Officer Matthew Light, left, and Corporal Scott Christian, both members of the Sac State police force, were honored by the CSU chancellor for saving the life of a woman who had crashed her vehicle at Folsom Hall in 2017. (Photo courtesy of California State University)

The 66-year-old driver who suffered cardiac arrest and crashed into a concrete marker outside Folsom Hall in December 2017 may not know that two Sacramento State Police officers saved her life. However, their heroic efforts were recognized by the California State University (CSU).

Corporal Scott Christian and Officer Matthew Light were among seven officers from CSU campuses to be honored Jan. 23 during a reception at the Chancellor’s Office in Long Beach.

Chancellor Timothy P. White presented Christian and Light with lifesaving commendations.

“The CSU is remarkably fortunate to have compassionate and courageous men and women serving in peacekeeping roles across all our campuses,” White said.

“Truly, the colleagues we honor are deserving of the commendations we are awarding them. In addition to their own acts of courage, they represent the strength and commitment of all their co-workers within the university’s police department.”

On Dec. 6, 2017, Christian and Light were sitting down to lunch at Sac State Police Department headquarters when they were dispatched to nearby Folsom Hall, home of the University’s Center for Health Practice, Policy, and Research.

Two of their Sac State Police colleagues – Community Service Specialists Israel Vargas and Jose “Humphrey” Meseguer – had stepped out of Folsom Hall to begin their perimeter patrol when they saw a white Hyundai Santa Fe leave the road, plow over a fire hydrant and crash into Folsom Hall’s concrete address marker.

They immediately radioed Sac State Police dispatch, rushed to the vehicle, and reported that the driver was unconscious and not breathing.

Meanwhile, Christian and Light were speeding toward Folsom Hall, lights flashing and siren blaring. 

“I ran up to the car and banged on the window,” Christian said. “She was slumped over the steering wheel. I could hear On-Star asking her, ‘Ma’am, are you okay?’ I shook her shoulder. She wasn't breathing, and her heartbeat was irregular, which prevented oxygen from getting to her brain.”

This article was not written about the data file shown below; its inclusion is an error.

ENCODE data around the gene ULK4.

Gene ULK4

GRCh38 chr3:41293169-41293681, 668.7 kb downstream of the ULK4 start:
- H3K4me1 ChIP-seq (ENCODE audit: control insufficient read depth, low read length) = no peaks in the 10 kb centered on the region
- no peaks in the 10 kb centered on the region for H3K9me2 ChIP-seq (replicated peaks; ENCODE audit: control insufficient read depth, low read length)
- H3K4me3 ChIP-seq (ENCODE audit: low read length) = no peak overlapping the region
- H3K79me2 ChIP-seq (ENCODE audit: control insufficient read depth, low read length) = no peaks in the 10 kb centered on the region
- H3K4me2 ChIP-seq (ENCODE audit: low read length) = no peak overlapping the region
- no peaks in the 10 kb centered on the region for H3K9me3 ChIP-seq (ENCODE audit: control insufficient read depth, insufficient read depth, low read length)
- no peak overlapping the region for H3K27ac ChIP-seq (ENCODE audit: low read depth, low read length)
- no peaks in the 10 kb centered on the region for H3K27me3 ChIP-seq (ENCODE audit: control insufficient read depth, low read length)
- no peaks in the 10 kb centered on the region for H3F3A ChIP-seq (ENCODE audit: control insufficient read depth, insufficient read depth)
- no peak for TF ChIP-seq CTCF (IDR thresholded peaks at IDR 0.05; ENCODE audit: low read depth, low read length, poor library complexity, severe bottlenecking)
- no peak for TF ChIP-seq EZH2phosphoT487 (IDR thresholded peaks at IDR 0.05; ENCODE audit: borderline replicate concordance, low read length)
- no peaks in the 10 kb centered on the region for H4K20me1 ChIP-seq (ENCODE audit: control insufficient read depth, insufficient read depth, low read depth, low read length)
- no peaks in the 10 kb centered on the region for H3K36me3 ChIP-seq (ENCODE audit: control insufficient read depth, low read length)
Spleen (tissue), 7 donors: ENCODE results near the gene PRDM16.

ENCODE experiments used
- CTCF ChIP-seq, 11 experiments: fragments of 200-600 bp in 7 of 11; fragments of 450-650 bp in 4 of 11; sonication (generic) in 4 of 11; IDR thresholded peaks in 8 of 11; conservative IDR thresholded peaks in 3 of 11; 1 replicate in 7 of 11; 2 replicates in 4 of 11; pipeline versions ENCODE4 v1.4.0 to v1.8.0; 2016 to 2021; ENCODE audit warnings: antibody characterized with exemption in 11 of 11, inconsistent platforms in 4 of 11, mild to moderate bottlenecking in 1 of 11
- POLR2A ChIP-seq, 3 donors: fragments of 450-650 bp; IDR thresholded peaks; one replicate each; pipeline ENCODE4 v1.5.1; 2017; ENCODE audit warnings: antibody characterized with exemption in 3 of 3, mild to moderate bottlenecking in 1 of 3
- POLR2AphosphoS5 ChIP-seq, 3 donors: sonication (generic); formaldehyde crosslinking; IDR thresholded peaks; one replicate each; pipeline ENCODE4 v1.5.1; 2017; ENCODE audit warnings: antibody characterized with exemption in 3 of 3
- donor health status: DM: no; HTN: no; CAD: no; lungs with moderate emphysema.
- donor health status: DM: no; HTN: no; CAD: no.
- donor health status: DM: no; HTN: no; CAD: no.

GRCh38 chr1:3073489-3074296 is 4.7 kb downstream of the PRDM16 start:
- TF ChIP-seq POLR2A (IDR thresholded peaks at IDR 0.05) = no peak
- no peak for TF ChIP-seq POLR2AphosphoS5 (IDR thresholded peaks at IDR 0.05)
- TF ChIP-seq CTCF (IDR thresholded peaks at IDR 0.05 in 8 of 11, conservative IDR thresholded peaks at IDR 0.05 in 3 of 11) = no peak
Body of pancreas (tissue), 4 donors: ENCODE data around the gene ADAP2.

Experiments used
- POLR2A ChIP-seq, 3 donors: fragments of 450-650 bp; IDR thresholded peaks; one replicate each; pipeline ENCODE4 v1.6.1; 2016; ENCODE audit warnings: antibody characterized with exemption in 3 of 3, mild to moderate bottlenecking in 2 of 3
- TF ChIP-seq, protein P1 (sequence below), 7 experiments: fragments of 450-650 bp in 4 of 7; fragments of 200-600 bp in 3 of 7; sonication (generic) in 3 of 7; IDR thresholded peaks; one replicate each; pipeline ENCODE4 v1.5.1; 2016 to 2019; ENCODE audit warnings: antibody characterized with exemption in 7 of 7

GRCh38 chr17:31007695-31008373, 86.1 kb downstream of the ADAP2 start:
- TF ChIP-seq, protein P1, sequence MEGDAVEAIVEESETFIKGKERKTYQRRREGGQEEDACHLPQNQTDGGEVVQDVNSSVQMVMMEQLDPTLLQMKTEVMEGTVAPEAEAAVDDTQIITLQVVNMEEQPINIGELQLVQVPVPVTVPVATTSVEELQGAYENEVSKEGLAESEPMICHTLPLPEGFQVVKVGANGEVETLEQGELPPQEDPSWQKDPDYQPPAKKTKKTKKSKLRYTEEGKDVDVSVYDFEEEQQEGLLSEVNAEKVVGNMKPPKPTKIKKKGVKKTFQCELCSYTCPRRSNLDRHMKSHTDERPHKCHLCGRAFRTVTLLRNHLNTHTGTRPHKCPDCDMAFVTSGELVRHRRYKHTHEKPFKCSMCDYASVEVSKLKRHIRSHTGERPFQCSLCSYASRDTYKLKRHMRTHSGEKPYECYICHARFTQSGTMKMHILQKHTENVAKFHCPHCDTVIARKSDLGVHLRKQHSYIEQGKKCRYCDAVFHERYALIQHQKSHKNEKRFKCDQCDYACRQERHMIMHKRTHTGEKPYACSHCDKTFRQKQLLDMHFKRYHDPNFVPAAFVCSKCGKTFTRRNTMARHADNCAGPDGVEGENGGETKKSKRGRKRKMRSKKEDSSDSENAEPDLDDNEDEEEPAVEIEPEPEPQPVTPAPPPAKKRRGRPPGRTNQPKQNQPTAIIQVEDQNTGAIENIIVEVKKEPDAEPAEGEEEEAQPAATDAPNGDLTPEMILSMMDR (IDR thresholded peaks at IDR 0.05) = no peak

They gently pulled her from the vehicle, opened her airway, and checked for a pulse. She had none, so they applied a breathing mask and performed two-person CPR until paramedics arrived.

“CPR doesn’t work all the time,” Christian said. “It’s not like in the movies. We didn’t think she was going to make it.”

The next day, Christian called the hospital to check on the woman. “Her doctor told me that Matt and I had saved her life,” he said.

Happily, she would be home with her family by Christmas.

“The outcome was what we hope for every time something like this occurs," said Sac State Police Sgt. Jeff Reinl. "While incidents of this nature don’t occur every day at Sac State, the professionalism, dedication, and care for the campus community and visitors that Corporal Christian and Officer Light displayed on that day are a regular practice. I couldn’t be prouder of them."

Both of the honored officers were #MadeAtSacState. Christian, the first in his family to finish college, graduated in 2000 with a bachelor’s degree in Humanities & Religious Studies. He joined Sac State PD in 2004, after serving in the Marine Corps. Light, who was named the Sac State Police Department's 2018 Employee of the Year, graduated in 2007 with a bachelor’s degree in Criminal Justice.

“Here at the University, we don’t often have the opportunity to help someone like that," Light said. "But it’s something that law enforcement across the country does day in and day out. It’s cool when we hear later that someone we helped has made it through.”

Christian said that he is "just glad we were in the right place at the right time.” – Dixie Reid